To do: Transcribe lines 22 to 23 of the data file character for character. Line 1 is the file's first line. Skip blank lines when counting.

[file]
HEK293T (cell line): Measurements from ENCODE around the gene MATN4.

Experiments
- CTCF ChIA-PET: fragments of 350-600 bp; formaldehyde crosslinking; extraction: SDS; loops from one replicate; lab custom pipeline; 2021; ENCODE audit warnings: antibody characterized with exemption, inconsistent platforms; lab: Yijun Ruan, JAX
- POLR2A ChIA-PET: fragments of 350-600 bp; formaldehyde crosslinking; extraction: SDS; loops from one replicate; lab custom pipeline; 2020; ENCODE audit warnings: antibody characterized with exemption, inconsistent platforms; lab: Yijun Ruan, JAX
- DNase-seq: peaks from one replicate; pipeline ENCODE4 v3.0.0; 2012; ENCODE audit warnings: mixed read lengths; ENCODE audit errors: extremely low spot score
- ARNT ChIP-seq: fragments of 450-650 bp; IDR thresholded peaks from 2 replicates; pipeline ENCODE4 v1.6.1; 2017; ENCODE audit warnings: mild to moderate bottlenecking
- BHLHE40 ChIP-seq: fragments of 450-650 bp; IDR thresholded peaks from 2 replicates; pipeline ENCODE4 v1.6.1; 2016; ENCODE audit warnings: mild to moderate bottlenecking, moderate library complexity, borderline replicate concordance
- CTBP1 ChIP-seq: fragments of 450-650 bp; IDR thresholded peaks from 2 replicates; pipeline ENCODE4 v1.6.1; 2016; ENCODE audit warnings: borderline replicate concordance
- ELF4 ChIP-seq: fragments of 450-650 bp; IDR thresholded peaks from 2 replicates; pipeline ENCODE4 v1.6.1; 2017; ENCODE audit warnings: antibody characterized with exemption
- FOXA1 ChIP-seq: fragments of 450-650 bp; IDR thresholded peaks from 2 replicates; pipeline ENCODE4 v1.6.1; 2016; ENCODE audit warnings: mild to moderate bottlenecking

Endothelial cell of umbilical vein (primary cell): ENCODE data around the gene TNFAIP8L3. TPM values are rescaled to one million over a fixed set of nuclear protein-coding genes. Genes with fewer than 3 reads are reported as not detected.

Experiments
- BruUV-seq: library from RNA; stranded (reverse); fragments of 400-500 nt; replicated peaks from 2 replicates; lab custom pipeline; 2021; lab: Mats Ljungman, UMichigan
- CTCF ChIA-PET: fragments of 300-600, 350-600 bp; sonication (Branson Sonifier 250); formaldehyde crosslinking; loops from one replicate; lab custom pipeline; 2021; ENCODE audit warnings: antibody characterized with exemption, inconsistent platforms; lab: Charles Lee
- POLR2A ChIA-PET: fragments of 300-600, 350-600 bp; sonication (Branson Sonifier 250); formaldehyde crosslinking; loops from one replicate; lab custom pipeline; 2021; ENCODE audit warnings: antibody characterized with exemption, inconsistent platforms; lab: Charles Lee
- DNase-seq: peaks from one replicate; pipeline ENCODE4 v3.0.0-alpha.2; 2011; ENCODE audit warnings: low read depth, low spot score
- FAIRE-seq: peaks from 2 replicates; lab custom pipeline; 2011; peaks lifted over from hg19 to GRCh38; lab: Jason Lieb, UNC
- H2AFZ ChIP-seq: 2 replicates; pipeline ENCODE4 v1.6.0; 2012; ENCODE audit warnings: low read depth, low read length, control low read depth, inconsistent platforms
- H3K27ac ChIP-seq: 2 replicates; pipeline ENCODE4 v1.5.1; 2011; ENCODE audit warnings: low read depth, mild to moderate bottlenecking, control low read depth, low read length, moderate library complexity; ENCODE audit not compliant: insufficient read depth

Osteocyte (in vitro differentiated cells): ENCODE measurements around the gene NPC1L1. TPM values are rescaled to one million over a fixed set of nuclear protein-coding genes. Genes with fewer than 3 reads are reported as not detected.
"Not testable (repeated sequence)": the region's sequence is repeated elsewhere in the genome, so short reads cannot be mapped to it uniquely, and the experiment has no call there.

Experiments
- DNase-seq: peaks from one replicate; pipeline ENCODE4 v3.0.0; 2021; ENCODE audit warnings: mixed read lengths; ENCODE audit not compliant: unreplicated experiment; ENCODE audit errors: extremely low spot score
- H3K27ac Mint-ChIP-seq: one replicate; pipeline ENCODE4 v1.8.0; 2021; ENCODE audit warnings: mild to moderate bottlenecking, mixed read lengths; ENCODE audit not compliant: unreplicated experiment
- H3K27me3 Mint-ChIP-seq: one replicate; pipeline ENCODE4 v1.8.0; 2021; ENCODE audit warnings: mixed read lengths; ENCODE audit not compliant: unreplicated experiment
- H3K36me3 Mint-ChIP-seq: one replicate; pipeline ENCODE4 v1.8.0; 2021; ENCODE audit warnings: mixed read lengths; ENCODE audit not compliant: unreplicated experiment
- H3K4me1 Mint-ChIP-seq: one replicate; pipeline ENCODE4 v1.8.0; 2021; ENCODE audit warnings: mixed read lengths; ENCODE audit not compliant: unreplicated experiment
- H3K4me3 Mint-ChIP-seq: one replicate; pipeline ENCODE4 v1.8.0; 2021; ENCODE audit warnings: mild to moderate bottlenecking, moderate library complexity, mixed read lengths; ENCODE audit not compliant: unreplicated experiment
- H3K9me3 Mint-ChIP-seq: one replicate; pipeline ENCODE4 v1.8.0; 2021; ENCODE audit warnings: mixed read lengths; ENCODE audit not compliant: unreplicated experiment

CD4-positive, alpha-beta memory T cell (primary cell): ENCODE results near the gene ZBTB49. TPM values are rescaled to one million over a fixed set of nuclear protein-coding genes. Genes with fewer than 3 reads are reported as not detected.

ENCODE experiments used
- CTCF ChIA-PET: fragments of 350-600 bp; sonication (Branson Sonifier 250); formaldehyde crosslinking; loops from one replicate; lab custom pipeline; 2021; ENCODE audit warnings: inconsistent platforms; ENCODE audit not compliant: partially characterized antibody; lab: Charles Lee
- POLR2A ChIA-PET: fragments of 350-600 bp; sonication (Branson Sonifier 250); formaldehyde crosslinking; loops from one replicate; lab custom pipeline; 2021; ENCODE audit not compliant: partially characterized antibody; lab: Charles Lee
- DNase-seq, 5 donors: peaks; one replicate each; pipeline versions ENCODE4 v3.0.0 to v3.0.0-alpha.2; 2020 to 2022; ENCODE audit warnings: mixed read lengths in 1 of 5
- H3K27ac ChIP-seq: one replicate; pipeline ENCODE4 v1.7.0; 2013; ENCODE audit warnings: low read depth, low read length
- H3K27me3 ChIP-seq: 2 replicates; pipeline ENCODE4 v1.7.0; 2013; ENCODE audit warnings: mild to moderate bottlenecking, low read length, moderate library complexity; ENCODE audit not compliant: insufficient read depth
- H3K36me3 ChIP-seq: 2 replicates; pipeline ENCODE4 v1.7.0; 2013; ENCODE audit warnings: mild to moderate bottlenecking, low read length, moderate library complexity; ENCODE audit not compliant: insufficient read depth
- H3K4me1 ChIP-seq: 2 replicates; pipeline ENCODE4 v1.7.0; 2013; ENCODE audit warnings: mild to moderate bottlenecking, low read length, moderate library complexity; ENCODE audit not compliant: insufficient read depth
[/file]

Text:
Experiments
- DNase-seq: peaks from one replicate; pipeline ENCODE4 v3.0.0; 2021; ENCODE audit warnings: mixed read lengths; ENCODE audit not compliant: unreplicated experiment; ENCODE audit errors: extremely low spot score